The next time the Pittsburgh Steelers take the field will mark their first game without Chase Claypool as a member of the 53-man roster since they drafted the wide receiver out of Notre Dame in the second round of the 2020 NFL Draft.
While he failed to build upon a very promising rookie season, Claypool still proved fully capable of stepping up and making big plays in big moments, but when the Chicago Bears stepped up and offered a second-round draft pick for him, they couldn’t say no.
Perhaps their minds would have been in a different place if they didn’t have confidence in their alternatives. While that involves the expanded incorporation of more ‘heavy’ sets (e.g. more tight ends, running backs, and/or extra linemen), it is also about what they have at wide receiver.
And veteran Steven Sims is that next guy, the one expected to log the bulk of the snaps in the slot now that Claypool, who primarily played inside this season, is no longer occupying that space. He was asked what the difference is between his game in the slot and a player like Claypool’s.
“You know, it’s obvious. Chase is a big body. I’m not a big body”, he told reporters yesterday in response to that question, via the team’s YouTube channel. “We bring a different element to the game. I‘m quicker than fast. Chase is a big body. I mean, we’re just different”.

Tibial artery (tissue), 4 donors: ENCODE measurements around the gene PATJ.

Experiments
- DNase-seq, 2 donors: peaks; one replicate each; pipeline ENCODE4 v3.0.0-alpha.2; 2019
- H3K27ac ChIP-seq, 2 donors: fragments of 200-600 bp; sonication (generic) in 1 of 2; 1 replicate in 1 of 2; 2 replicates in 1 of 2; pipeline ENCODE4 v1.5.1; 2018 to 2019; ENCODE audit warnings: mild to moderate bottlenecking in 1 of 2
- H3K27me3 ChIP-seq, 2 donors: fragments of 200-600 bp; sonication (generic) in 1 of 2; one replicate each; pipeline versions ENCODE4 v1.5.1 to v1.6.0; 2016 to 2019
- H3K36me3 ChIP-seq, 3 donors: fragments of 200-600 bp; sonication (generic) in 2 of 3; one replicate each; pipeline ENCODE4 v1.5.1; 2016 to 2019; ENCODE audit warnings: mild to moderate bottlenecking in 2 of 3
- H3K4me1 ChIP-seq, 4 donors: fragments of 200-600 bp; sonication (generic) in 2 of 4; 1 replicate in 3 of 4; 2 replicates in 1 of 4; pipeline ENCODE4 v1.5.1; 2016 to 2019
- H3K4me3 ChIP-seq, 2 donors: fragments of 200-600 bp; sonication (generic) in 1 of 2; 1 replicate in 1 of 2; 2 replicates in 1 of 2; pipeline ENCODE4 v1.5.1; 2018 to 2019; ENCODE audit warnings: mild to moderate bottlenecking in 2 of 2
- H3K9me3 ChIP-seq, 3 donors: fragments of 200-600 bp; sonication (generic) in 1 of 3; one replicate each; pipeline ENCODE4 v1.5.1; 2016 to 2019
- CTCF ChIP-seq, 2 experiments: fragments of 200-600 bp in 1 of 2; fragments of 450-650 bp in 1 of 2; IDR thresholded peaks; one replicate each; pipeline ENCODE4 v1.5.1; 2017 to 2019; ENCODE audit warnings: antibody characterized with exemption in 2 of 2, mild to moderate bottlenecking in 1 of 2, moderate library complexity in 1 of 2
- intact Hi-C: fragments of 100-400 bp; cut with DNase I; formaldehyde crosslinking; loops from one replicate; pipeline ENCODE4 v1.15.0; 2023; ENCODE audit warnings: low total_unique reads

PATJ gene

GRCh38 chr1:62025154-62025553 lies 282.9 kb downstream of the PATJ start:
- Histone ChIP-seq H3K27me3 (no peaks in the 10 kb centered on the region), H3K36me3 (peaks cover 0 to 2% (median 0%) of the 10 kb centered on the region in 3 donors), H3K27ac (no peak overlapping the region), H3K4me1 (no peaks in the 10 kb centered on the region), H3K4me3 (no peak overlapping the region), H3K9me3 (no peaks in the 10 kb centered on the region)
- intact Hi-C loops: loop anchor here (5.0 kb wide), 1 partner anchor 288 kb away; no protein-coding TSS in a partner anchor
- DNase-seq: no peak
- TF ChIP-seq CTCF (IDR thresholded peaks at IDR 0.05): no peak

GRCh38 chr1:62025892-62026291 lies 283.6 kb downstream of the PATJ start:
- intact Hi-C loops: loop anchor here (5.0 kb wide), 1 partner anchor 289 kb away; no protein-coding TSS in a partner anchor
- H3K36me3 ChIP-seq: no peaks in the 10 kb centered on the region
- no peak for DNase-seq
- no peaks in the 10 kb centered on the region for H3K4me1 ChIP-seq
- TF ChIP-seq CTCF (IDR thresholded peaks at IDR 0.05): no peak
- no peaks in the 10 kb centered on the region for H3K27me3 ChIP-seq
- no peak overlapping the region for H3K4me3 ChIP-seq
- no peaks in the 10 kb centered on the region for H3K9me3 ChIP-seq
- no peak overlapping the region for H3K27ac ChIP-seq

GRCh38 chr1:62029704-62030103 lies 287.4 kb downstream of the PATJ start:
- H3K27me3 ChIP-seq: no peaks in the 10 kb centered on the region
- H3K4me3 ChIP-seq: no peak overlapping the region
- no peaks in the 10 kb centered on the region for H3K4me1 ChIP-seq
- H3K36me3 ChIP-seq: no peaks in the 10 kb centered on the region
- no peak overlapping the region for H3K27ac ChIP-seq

The ‘slot’ receiver position has traditionally resembled players who look more like Sims in terms of frame than it does those like Claypool, who stands at 6’4” and weighs more than some of the more agile tight ends of the day.
Pittsburgh, however, has largely favored the bigger body in the middle since drafting JuJu Smith-Schuster in 2017, who proved to be a reliable chain-mover there. They also had Jerricho Cotchery in that role for one successful season in 2012, prior to which it was Hines Ward—not exactly the tallest figure, but a physical presence.
“I don’t know, honestly”, Sims said when asked about a more recent trend to use larger-bodied receivers in the slot. “I guess that’s the coaches; they like big guys. It’s always been like that since I was younger, too. You’re always gonna pick the bigger guy before me thinking the bigger guy’s better than me. But time will tell”.
The 5’10”, 176-pound Sims is not unfamiliar with the underdog role by any means, and it’s not something that he shies away from, either. Rather, it’s something that he embraces and uses as fuel. Once seemingly destined to be a weekly inactive, even potentially with a temporary roster spot, however, he has an opportunity to have a big impact on the second half of the season.
Not only does he have the chance to earn substantial playing time as the Steelers’ third receiver in an offense destined to continue to feature 11 personnel, but he has also been the team’s starting return man for both punts and kicks for weeks. Becoming a two-phase impact player for the second half of the year would be just what he needs to resurrect his standing in the league.